We need to have our new home entered into this trust. But unsure if the contract will be legally binding now that we're in Missouri.
You need to convey the real estate to your trust. And as others have suggested, this is a good opportunity to have your plan reviewed.See question
Business partner is not sharing the books and I'm afraid I will be liable for his actions regarding not paying bills including taxes, etc. Should I just give him the company to no longer be responsible for debt he has occurred without my permission?
You should consult counsel. If there is an operating agreement, it will tell you what you may be liable for, but be aware that if you personally guaranteed any loans, you will be liable regardless of what the agreement states. i think your best course of action is to consult legal counsel.See question
We have a real estate contract with a buyer that put 10% down. This was a land auction. We sold as is more or less. We had a closing date set with everything met with the title commitment. The day of closing, title company informed us, the seller...
In Missouri, you can sue for specific performance. This issue here will be whether the buyer can "back out", and that will depend upon the specific language in the contract. Be aware that even if the contract did not provide for the survey, it may have required closing with a title company and title insurance, in which case compliance with requirements of the title compeny is a part of the contract. You should consult a local attorney on this matter. You may be able to compel performance.See question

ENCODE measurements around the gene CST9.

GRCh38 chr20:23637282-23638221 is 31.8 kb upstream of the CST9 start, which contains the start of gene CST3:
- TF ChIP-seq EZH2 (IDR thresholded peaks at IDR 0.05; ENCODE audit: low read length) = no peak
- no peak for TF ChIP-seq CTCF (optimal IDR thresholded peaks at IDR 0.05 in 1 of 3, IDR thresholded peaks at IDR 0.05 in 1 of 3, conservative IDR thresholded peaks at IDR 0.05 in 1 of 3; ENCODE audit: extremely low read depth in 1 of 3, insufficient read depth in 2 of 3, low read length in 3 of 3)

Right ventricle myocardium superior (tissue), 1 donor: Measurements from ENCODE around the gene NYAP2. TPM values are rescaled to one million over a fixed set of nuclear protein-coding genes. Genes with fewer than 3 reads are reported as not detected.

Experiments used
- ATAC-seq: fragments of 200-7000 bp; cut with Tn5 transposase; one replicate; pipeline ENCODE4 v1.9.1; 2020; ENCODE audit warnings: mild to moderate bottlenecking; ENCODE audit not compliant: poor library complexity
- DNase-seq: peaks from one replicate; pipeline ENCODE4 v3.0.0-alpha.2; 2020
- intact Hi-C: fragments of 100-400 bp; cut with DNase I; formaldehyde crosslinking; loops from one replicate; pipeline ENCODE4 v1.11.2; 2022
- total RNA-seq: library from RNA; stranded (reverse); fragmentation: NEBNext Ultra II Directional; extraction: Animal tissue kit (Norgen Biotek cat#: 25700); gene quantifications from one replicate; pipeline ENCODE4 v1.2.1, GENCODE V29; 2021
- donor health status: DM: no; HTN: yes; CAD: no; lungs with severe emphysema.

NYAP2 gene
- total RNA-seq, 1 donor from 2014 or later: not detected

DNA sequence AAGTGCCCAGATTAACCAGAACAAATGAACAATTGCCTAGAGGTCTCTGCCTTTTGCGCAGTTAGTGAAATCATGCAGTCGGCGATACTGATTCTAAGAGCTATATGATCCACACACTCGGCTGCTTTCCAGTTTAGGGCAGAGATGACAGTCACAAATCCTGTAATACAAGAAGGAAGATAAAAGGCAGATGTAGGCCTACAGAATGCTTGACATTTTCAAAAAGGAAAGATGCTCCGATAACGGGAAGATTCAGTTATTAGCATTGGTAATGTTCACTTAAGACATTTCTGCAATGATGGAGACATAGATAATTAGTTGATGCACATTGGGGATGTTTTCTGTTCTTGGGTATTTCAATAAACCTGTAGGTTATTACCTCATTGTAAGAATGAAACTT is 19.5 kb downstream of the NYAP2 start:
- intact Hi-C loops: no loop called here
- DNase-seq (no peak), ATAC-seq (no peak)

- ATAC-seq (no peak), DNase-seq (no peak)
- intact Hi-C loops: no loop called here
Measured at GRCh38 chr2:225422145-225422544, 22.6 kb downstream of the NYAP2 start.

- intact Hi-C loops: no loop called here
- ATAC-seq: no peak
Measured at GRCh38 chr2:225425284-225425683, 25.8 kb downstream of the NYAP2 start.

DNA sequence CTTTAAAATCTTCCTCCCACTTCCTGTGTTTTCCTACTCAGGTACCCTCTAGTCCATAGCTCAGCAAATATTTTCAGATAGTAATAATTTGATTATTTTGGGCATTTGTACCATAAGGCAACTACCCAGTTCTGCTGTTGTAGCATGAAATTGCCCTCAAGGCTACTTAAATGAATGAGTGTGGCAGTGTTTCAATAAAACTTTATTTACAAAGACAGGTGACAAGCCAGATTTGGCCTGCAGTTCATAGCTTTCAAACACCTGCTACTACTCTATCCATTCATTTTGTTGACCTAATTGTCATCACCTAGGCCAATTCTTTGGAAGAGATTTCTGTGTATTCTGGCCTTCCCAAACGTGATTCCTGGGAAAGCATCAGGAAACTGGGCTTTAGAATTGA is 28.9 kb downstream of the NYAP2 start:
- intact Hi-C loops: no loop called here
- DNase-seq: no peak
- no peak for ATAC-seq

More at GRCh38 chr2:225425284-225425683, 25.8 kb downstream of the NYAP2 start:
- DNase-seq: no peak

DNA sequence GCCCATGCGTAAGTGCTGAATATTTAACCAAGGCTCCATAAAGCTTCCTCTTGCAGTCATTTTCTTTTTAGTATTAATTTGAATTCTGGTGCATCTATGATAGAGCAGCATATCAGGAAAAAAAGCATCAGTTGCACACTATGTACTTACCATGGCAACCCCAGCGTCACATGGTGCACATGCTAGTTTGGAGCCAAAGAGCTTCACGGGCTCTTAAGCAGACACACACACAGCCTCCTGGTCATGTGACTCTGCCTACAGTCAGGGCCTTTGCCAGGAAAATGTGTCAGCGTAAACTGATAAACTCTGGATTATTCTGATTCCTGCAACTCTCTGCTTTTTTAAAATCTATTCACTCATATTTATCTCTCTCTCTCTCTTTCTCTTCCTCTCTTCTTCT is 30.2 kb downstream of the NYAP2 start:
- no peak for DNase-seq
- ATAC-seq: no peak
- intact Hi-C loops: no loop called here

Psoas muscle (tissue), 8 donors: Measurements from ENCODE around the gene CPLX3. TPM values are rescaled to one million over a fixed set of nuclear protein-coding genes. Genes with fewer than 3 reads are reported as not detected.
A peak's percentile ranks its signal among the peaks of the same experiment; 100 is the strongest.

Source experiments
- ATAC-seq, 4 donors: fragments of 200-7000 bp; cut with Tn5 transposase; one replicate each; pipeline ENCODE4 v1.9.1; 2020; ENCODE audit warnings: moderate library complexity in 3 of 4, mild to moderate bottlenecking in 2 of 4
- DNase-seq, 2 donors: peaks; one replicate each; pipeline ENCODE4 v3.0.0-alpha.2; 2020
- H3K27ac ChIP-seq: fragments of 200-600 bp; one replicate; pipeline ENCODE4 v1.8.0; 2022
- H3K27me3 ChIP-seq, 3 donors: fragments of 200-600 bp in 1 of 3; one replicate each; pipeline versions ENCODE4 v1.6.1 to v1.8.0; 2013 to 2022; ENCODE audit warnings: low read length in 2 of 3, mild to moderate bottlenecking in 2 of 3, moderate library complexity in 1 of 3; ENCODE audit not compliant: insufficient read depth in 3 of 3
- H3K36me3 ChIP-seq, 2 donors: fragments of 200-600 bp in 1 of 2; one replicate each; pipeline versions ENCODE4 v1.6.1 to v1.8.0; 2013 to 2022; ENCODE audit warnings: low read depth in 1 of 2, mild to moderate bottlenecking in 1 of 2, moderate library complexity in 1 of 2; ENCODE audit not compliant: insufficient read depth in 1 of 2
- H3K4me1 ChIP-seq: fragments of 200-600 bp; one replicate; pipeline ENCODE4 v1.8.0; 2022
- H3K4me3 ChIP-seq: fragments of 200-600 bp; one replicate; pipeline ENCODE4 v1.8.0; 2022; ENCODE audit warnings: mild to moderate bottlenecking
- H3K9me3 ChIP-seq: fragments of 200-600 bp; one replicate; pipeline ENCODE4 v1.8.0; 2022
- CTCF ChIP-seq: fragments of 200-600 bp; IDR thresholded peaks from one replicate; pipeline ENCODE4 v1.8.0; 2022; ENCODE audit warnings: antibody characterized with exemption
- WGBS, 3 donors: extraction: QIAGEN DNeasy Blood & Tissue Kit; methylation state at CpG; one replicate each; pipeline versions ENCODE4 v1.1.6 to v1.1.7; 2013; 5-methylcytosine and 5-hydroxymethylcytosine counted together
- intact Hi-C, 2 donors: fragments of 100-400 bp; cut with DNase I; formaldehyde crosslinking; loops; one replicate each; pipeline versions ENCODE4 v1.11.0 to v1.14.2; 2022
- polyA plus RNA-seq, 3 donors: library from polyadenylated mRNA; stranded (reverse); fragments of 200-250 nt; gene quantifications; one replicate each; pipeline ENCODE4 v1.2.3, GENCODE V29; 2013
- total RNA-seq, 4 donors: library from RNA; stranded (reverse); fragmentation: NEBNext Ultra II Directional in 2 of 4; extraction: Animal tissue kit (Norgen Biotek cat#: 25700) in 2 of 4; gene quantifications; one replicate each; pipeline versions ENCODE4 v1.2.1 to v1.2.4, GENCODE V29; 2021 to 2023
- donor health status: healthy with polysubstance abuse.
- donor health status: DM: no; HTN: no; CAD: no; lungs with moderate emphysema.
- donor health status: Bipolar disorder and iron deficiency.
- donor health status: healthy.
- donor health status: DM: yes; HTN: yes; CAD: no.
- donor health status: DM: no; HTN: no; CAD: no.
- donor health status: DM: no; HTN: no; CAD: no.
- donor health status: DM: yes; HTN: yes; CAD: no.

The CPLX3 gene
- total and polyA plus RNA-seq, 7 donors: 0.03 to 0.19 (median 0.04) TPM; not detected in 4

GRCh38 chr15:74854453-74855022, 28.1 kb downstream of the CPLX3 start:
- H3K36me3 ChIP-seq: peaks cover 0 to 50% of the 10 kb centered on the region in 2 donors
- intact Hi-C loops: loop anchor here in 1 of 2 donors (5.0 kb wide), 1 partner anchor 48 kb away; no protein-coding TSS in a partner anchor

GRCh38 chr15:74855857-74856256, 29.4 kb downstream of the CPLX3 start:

My new husband gave up his home that he was renting with the option to buy, but couldn't afford to pay the current or back taxes. he moved into my home. I explained to him that I wanted in the event of my death to remain with my children, that has...
First, assuming the house is titled in your name, it will not become your husband's property unless you transfer interest to him at some point in the marriage. He would only have an interest to the extent he makes contributions toward the payments or improvements during the marriage. As far as leaving your house to your children, you would have to do that through your estate plan or by using a non-probate transfer. It may not be feasible for you chiildren to "stay in the house" after your death depending upon the circumstances, the ages of the children and whether the house is paid for either now or upon your death, but you can provide for your children upon your death by creating an estate plan. i recommend you contact a lawyer in your area.See question
The contractor who did the work had a project manager quit right after the job started and after that I had to manage the job. Most of the change orders were verbal and they agreed to do a texture that would match a picture I had. Then they had di...
The answer is state specific. I do not practice in Washington state, however as with most states there is likely a statute pertaining to when a contractor can place a lien on your property for unpaid work. You should research the actual statute. In my home state the contractor can do it for the value of the materials and labor unpaid so long as there was a written notice of his rights in the contract or documents you exchanged prior to the work being done. The question in your case is what is that value of the unpaid work. I would suggest you try to compromise with the contractor, offering some of the outstanding balance as a full settlement of the lien. Then after settlement you would have the contractor provide you with a release of the lien you can file. Generally these type disputes get resolved in the contractors' favor because there are a number of people that try to avoid paying for work on their homes. I do hope you can resolve it with him without court intervention.See question